Protocol Reports on Intensification of Retailer Email Collection Campaigns

Published · Dec 01, 2021

Protocol reveals that retailers are becoming increasingly aggressive in a bid to get first-hand consumer data. Retailers are more interested in email marketing because of changes affecting third-party collectors. Specifically, Apple’s advertising updates have made it harder for them to deliver rich data.

According to Protocol, over the run-up to the festive period, centering on Black Friday, an increasing number of retailers offered big discounts in exchange for email addresses. Some offer as much as 50% off the price.

While email is still the primary method for e-marketing, third-party data collection has been catching up in recent years. Companies have been using third-party data collectors to get information on consumers and their buying habits.

However, Apple curbed the ability of third parties to track their users, and similar measures are rolling out for Android. As a result, retailers are falling back on more basic methods to get a read on their customers.

Old School Data Gathering

While cookies that track users across multiple sites are handy for grabbing granular information, email marketing has its benefits too.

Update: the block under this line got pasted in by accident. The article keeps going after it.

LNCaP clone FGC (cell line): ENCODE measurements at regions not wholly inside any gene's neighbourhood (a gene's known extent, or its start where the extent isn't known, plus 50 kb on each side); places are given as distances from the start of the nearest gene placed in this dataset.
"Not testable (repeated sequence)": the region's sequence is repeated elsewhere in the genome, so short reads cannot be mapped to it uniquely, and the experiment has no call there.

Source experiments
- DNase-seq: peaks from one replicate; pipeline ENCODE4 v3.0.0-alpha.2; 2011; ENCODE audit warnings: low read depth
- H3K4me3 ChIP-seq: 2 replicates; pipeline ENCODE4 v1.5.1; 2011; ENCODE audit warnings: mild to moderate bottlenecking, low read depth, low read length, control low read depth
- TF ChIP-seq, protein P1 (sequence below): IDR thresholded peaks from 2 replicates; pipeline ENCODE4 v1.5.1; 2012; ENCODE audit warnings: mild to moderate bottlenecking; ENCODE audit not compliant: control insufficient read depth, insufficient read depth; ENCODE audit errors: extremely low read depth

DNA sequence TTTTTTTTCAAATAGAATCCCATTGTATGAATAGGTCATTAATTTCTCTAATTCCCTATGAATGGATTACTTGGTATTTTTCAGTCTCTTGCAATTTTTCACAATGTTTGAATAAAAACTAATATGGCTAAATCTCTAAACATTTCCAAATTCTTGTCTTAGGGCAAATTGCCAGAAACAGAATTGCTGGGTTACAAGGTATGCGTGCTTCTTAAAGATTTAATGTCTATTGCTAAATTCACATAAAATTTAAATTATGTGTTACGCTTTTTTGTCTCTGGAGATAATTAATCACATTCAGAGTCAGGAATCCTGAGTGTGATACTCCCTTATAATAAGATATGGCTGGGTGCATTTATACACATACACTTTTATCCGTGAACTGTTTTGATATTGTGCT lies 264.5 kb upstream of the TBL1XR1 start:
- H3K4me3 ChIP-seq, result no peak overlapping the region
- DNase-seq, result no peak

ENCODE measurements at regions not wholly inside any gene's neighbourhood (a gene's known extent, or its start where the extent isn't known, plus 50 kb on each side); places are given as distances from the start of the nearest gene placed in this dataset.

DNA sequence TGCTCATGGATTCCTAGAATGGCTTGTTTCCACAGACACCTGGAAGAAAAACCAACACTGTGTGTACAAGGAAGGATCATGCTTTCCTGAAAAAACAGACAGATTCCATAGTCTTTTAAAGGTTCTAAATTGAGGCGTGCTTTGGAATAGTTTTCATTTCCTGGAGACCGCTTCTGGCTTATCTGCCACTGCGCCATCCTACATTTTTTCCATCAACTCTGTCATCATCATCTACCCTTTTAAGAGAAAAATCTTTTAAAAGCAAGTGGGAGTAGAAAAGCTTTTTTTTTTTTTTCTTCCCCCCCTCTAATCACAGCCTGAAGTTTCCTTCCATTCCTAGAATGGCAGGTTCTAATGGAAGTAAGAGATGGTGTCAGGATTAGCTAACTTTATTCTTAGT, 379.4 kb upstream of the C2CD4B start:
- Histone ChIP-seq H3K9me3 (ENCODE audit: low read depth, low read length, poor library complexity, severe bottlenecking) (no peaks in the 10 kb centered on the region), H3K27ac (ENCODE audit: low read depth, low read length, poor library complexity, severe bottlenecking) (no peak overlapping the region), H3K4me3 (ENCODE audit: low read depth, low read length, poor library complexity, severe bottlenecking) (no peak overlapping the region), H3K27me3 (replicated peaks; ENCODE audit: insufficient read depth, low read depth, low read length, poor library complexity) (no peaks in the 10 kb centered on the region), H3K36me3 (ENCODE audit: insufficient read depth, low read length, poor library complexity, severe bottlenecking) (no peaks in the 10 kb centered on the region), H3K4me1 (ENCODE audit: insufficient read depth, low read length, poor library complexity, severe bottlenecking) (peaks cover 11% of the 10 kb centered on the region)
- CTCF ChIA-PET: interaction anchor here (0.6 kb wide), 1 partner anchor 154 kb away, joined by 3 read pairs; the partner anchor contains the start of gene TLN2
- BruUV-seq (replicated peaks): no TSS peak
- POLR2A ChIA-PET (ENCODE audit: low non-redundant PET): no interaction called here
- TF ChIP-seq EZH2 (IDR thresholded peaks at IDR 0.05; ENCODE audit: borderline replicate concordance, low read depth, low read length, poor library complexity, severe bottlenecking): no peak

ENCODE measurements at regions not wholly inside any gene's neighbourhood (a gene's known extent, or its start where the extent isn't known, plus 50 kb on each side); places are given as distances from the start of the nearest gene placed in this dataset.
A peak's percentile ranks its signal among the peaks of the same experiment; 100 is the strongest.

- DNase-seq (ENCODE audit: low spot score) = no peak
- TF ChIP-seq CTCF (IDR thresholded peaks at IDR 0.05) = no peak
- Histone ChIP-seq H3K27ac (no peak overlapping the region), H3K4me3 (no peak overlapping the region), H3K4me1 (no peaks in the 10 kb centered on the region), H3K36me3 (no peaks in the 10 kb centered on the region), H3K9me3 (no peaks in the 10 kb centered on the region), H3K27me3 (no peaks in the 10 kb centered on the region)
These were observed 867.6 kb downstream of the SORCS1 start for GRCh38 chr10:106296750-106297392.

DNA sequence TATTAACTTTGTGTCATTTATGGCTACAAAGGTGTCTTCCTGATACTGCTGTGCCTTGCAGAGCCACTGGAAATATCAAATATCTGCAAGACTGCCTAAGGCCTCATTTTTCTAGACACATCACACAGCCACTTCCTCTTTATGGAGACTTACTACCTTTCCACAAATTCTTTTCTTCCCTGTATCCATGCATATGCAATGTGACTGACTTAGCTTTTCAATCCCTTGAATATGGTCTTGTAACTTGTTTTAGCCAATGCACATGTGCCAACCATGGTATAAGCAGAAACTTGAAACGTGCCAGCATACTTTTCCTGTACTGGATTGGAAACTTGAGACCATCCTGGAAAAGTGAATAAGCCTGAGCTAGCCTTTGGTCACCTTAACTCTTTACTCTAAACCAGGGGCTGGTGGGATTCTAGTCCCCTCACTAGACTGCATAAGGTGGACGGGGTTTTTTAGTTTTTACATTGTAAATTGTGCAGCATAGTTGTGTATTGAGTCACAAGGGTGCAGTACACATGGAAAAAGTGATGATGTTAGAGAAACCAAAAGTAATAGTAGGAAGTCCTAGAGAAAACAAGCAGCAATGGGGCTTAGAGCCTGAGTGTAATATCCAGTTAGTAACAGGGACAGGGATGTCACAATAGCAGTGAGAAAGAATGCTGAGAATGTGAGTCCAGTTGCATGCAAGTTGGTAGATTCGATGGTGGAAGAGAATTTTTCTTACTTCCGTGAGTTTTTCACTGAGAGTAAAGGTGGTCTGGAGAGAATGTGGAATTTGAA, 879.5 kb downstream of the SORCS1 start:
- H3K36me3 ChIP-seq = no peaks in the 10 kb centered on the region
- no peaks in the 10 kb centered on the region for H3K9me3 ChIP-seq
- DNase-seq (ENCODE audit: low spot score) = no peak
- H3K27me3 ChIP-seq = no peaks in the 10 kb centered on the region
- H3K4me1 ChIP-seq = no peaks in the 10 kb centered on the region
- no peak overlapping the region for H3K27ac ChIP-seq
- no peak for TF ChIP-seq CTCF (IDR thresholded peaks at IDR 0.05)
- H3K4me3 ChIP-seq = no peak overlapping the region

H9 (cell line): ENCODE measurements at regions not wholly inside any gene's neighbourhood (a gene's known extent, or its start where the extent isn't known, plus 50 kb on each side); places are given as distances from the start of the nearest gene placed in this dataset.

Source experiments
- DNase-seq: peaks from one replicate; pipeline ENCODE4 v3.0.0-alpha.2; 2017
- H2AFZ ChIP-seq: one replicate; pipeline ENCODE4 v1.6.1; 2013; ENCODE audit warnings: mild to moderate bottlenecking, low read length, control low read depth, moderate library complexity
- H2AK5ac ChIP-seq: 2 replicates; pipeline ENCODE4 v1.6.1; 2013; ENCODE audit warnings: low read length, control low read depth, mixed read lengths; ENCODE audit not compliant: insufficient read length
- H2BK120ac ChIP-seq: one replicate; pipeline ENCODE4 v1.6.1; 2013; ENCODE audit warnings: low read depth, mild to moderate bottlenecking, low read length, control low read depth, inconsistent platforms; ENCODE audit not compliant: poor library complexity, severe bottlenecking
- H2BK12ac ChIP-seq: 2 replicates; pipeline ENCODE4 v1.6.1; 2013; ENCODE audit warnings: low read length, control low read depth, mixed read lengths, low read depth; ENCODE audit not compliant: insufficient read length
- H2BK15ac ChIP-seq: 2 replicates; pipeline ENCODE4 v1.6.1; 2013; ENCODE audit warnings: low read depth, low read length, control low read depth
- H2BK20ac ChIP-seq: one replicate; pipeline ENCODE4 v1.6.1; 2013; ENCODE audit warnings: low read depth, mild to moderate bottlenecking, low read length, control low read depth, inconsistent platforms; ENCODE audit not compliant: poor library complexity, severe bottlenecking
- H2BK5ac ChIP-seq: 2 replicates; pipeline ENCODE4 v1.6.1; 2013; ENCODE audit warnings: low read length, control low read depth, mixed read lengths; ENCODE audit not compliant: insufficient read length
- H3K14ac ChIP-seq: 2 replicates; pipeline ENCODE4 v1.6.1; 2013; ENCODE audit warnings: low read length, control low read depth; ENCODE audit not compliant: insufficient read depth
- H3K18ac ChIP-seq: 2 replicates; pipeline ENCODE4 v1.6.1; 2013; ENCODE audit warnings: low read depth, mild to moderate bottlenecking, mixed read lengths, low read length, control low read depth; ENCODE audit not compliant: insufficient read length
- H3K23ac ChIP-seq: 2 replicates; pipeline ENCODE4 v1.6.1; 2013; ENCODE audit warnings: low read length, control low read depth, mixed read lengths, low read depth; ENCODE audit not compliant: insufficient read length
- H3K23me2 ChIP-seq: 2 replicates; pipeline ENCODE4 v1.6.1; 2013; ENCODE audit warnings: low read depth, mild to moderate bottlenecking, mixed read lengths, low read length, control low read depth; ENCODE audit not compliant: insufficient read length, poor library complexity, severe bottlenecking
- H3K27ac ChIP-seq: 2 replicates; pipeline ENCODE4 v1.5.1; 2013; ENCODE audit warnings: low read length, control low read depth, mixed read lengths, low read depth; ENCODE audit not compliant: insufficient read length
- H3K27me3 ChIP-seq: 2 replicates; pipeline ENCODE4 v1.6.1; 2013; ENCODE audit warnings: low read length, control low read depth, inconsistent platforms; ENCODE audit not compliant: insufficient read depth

Email marketing tools allow sellers to see what’s working and what isn’t. It also lets them remarket directly to customers, sending them “nudges” for abandoned carts, for example.

The big difference for consumers is consent. With third-party tracking, they are often unaware that they’re being monitored. With email marketing, they have to give their consent. While this may be a blow for retailers to a degree, it is a win for consumers.

Since over 80% of marketing specialists already rely on email for retention and acquisition, an increase in efforts won’t be difficult or wasteful. The only real losers in this situation are third-party data sellers, who may need to shift focus to stay afloat.

Garan van Rensburg
Garan van Rensburg

Garan is a writer interested in how tech reshapes the environment, and how the environment reshapes tech. You'll usually find him inoculating against future shock and arguing with bots.